Sunday, 4 December 2016

Excerpt from John Snow's next book

Read the first chapter in The Viking War, the fifth and last book in the saga of Sigve.

The chapters begins where the last book ended: in Queen Gunnhild's bed chamber.

In the previous book, The Bitch Queen, Sigve the Awful defeated a fearsome adversary, but he had to pay a high price. In the new book, he has sworn allegiance to King Harald Greycloak of Norway, an old enemy. Queen Gunnhild, the king's mother, demands more and more of Sigve.

War is building in Denmark, and when King Greycloak is dragged into the conflict, Sigve seeks to take advantage of the situation and get out of his thralldom. He still wears his rune sword, and he gets help from Life, the king's subdued lover thrall.

History and myth, love and action in John Snow's next book
History and myth, love and action in John Snow's next book


I could kill for those hands, Sigve thought.
Sigve the Awful watched Life, the woman tending his wounds. She rinsed the cuts at his shoulders and turned to fetch a bowl of soothing ointment. The cut-washing hurt, but Life’s fingers lessened the pain; the salve would relieve the ache even more. It was not the first time Life had treated his sore skin.
They sat on a bench in a small nursing house. A fire was burning in a pit on the floor, and a tiny beam of light swept down from the smoke vent. On a timber along the bench, two oil-lamps were set up to help Life in her treatment. In times of war, the sickroom could be packed with wounded warriors. Today they were alone in the room.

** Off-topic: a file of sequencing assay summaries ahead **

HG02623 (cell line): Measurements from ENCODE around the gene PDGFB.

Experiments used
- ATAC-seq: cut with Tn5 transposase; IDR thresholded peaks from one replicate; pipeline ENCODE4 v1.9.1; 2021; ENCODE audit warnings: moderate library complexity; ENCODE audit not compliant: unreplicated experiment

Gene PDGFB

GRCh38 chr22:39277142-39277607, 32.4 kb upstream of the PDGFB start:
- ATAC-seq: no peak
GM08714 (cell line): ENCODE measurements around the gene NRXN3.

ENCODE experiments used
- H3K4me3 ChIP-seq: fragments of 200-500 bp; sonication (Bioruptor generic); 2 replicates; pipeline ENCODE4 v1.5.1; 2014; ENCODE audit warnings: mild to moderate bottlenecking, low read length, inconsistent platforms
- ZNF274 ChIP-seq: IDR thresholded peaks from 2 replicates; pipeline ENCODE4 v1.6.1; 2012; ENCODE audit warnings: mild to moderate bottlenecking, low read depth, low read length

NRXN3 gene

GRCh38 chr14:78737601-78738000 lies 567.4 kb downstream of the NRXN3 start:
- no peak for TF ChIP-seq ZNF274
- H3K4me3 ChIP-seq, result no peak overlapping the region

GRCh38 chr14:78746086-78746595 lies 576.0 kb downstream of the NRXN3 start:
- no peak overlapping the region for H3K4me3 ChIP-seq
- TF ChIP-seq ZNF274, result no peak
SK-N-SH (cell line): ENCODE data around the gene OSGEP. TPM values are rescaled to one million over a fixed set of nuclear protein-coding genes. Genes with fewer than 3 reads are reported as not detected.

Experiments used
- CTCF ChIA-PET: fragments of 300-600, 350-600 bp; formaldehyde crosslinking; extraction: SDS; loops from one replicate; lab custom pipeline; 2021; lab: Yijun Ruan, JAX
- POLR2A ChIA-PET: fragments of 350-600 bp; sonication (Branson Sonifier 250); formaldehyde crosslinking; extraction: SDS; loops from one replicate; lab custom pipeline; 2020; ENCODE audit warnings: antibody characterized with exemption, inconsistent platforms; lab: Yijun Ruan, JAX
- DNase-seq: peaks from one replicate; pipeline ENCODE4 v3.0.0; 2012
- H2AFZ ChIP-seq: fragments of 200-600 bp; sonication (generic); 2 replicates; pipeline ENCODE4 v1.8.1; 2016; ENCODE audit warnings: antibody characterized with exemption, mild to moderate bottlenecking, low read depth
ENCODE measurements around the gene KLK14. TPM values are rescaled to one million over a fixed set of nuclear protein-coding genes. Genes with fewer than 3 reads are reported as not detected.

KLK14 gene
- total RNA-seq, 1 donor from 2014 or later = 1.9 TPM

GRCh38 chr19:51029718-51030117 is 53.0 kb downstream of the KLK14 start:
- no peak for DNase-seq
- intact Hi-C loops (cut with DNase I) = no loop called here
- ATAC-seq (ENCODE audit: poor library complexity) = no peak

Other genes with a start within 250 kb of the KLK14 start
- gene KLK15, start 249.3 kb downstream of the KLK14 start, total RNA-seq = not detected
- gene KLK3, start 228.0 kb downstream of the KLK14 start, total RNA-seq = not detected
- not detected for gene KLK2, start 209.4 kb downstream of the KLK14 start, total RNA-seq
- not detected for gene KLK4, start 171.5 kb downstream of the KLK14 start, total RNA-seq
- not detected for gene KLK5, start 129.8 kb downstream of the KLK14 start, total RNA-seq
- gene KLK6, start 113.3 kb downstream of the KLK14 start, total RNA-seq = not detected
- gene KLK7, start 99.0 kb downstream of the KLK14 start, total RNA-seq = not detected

Sigve studied Life. Her hair was bundled up and pinned with a polished bone stick; it was shining black, and usually the hair hung down her back. Life was a healer, not very tall or slim; she was small and oozing of woman. Her hands were warm, and turning to Sigve, she used the tip of her fingers to stroke his shoulders, preparing to rub salve into the wounds. When she turned towards him, Sigve caught her eyes; they were almond-shaped, dark, and sad.
"You’ve grown stronger," Life said. Steering clear of the cuts, her fingers rubbed his bulging muscles.
"Yes," he answered.